Tuesday, March 9, 2021

Minnesota Twins 2021 Season Preview


        Expectations were so high for the Twins in 2020, after the team hit an MLB record 307 home runs in 2019, and then added Josh Donaldson at third base. So when the offense was good, but not crazy good, people were disappointed. Still, the Twins saw some big improvements in their pitching staff, and beat out the White Sox to win the AL Central. Like most recent Twins offseason, they didn't throw hundreds of millions of dollars around, but they did a nice job re-shaping their roster amid some free agent departures. 

Offseason additions: SS Andrelton Simmons, RHP Alex Colome, RHP Matt Shoemaker, LHP JA Happ, RHP Hansel Robles, RHP Shaun Anderson, UT Andrew Romine, OF Keon Broxton.

Offseason subtractions: OF Eddie Rosario, RHP Jake Odorizzi, RHP Trevor May, RHP Tyler Clippard, RHP Sergio Romo, UT Marwin Gonzalez, LHP Rich Hill, IF Ehire Adrianza, C Alex Avila, RHP Homer Bailey.

Trade Deadline 2020 summary

Acquired: None.

Traded: None.

2020 record: 36-24

2020 placement: 1st

2020 WAR leader (batter): Byron Buxton

2020 WAR leader (pitcher): Kenta Maeda

Starting Pitchers

The MVP of the Twins in 2020 was Kenta Maeda, even though WAR may not show that. In his first year after coming over from Los Angeles, Maeda finished 2nd in AL Cy Young voting, with a 2.70 ERA and 80 strikeouts in 66.2 innings. Maeda allowed just 40 hits, and combined with his 4% BB rate, he led the league with a ridiculous 0.750 WHIP. Maeda limited batters to a 24.7% hard hit percentage. Maeda took the ace role away from two-time all-star Jose Berrios, who was extremely mediocre in 2020. Berrios had a 4.00 ERA with 68 strikeouts in 63 innings, and to illustrate his mediocrity, his K%, exit velocity, xERA and barrel percentage were all in the 40-60 percentile range. Six-foot-seven, 280 pound righty Michael Pineda has been plagued by injuries and suspensions throughout his career. In five starts after a PED suspension in 2020, Pineda had a 3.38 ERA with 25 strikeouts in 26.2 innings. He limited batters to an 86 mph average exit velocity, and "Big Mike" had a .119 average against with a 46.2% whiff rate on his slider. When Rich Hill left for Tampa Bay, the Twins replaced him with another lefty that could call young and uh, promising, in JA Happ. Despite always making every Yankee fan mad, Happ was very productive in 2020, with a 3.47 ERA and a 3.30 xERA. Happ also had a 1.054 WHIP, and batters hit .135 against his changeup. He is one of those pitchers that is heavily dependent on getting called strikes on the corner, so a batter's umpire could ruin the home run prone Happ. Matt Shoemaker was great in five starts in 2019, but tore his ACL before we could see him stand out. Shoemaker couldn't get back to where he was in 2020, with a 4.71 ERA in 28.2 innings, which is conveniently the same amount of innings he threw the year before. His sinker got bombed, with a .370 average and an .815 slugging against. The Twins bringing in Happ and Shoemaker will force Randy Dobnak to move to the bullpen. Dobnak had a 4.05 ERA through 10 starts, but only had 27 strikeouts in 46.2 innings. Dobnak mainly throws a sinker, a pitch that had 7.8 inches of vertical movement above average, and helped lead to a 61.7 groundball%.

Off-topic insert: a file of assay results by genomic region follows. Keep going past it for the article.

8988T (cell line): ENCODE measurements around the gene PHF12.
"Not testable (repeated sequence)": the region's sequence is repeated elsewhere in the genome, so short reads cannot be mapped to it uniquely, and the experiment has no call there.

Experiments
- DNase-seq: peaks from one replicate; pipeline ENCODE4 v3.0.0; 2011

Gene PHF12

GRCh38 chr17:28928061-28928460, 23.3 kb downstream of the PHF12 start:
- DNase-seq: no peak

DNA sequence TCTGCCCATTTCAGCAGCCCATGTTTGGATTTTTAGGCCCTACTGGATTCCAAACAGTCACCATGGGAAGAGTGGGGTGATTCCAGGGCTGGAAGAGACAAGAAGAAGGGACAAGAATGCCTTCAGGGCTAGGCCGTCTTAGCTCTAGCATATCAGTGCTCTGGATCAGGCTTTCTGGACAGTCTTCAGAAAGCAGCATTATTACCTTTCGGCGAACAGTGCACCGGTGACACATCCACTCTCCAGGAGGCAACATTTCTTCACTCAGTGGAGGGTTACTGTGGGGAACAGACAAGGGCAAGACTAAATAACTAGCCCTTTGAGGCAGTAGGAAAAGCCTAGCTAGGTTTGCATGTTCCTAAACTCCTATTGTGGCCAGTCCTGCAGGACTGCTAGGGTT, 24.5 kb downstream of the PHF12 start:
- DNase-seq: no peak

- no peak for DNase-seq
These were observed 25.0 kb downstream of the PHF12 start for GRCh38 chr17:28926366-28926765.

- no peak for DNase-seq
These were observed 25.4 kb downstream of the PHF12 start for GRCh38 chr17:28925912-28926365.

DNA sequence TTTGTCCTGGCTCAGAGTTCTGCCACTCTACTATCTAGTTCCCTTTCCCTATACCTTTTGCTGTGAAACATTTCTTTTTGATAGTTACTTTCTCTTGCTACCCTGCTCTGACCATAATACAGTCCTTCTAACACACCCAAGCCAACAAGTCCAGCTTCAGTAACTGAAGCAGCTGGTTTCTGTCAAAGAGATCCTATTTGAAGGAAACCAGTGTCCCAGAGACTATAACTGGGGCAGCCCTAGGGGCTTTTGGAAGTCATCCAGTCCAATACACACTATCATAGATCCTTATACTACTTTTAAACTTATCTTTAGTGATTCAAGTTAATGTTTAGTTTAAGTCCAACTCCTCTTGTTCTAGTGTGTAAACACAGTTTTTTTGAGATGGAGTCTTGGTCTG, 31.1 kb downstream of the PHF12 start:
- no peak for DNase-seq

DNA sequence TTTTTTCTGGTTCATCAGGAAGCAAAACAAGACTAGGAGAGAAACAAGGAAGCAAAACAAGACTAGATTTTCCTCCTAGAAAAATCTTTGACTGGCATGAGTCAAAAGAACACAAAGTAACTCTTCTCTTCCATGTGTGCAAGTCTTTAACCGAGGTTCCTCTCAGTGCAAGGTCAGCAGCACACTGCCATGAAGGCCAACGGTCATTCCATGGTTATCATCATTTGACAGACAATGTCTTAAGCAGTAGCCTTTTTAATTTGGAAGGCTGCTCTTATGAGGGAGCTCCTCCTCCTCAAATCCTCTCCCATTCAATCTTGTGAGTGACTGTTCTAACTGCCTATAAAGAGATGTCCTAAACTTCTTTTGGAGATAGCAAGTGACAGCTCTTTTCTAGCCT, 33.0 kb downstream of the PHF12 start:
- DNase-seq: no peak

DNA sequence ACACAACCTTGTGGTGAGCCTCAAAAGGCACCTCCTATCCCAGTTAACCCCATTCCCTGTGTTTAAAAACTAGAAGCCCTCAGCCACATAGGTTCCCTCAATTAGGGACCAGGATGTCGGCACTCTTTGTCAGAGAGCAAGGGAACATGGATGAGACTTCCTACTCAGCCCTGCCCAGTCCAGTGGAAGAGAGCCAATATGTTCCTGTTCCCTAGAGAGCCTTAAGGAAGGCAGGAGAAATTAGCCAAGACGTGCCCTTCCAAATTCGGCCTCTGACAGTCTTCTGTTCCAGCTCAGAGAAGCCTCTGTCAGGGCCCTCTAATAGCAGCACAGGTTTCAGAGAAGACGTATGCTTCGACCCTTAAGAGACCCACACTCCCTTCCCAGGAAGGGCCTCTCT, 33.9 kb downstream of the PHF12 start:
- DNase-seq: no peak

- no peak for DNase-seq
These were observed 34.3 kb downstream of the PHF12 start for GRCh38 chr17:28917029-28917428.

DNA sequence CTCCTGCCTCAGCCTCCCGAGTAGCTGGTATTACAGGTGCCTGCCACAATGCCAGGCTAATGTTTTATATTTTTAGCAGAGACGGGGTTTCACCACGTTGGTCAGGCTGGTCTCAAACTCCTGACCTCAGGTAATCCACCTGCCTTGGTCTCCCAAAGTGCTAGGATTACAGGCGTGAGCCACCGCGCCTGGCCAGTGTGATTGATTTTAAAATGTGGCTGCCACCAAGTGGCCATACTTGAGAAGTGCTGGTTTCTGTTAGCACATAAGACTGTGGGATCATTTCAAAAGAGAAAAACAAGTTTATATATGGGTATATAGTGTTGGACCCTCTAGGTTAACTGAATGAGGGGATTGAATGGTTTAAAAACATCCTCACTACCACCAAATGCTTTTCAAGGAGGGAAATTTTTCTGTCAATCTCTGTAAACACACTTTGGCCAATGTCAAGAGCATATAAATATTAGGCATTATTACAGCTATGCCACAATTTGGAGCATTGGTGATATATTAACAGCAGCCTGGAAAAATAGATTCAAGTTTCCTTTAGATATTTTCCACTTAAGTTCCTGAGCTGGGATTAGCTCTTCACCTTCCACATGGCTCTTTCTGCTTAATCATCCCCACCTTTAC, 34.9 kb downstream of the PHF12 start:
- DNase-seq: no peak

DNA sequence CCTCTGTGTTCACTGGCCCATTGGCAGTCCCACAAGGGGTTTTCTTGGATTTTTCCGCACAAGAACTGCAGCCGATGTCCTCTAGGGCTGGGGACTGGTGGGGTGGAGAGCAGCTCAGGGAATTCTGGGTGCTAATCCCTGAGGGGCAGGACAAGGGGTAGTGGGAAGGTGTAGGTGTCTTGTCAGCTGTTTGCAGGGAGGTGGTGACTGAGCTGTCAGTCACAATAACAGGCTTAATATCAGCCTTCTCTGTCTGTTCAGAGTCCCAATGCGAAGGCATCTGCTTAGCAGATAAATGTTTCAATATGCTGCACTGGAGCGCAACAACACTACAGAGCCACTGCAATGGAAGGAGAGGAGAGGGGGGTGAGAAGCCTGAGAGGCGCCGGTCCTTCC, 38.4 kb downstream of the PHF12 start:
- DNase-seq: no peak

Relief Pitchers